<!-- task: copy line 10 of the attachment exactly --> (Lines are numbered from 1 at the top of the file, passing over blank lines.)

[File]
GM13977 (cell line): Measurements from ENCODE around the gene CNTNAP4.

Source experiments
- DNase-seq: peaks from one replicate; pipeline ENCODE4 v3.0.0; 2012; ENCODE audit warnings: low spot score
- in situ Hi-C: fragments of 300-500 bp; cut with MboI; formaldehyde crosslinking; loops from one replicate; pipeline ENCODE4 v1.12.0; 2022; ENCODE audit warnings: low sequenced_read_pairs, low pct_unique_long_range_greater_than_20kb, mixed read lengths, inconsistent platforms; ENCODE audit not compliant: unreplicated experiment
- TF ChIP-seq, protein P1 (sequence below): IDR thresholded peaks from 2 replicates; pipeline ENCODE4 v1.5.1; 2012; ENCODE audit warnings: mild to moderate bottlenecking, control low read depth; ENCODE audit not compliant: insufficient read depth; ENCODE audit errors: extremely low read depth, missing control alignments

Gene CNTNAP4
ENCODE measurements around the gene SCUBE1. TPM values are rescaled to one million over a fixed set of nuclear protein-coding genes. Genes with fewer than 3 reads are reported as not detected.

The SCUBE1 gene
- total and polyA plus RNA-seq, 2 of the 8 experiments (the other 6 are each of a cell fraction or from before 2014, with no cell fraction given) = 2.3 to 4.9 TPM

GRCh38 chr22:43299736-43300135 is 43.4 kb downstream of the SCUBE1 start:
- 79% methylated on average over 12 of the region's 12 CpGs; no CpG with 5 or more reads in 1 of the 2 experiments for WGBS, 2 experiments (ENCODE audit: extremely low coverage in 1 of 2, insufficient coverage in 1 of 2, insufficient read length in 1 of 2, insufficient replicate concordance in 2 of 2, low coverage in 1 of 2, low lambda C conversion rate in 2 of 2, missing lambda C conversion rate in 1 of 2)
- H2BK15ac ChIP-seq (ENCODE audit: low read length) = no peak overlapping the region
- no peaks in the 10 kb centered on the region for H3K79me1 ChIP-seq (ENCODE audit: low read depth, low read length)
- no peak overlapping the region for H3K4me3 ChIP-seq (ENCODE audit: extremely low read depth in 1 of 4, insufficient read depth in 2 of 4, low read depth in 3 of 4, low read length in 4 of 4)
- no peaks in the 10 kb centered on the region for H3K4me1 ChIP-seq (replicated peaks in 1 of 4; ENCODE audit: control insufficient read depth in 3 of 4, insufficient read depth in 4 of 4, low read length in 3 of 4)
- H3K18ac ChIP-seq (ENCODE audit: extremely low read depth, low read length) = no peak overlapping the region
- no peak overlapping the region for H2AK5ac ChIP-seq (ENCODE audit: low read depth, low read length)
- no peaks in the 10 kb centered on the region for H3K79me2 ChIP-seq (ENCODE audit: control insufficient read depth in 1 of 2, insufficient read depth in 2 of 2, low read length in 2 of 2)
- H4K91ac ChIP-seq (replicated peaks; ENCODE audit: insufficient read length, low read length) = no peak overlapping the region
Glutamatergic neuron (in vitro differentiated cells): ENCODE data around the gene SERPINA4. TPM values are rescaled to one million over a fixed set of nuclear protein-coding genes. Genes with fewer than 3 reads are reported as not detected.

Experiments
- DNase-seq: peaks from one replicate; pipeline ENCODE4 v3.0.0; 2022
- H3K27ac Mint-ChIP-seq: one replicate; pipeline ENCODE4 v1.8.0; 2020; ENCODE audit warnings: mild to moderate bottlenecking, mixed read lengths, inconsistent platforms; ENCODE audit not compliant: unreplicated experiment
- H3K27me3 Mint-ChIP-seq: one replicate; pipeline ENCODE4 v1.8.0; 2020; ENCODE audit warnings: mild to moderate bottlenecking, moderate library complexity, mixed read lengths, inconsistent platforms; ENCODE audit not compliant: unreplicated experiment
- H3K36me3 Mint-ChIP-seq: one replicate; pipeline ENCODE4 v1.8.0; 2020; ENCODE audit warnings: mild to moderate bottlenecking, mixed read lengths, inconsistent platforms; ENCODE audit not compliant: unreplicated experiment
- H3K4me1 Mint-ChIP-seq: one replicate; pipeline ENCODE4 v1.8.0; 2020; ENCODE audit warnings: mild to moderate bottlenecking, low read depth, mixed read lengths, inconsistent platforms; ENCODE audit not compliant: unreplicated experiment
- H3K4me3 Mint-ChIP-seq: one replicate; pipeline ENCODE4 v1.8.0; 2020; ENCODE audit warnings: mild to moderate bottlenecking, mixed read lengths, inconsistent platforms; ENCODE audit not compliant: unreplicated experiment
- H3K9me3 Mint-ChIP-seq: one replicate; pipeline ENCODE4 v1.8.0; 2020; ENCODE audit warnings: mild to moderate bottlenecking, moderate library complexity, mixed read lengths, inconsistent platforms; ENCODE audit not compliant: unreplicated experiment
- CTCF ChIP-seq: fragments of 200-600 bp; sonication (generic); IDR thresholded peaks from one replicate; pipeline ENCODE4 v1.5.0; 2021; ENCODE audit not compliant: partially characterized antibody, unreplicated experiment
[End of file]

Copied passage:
GRCh38 chr22:43299736-43300135 is 43.4 kb downstream of the SCUBE1 start: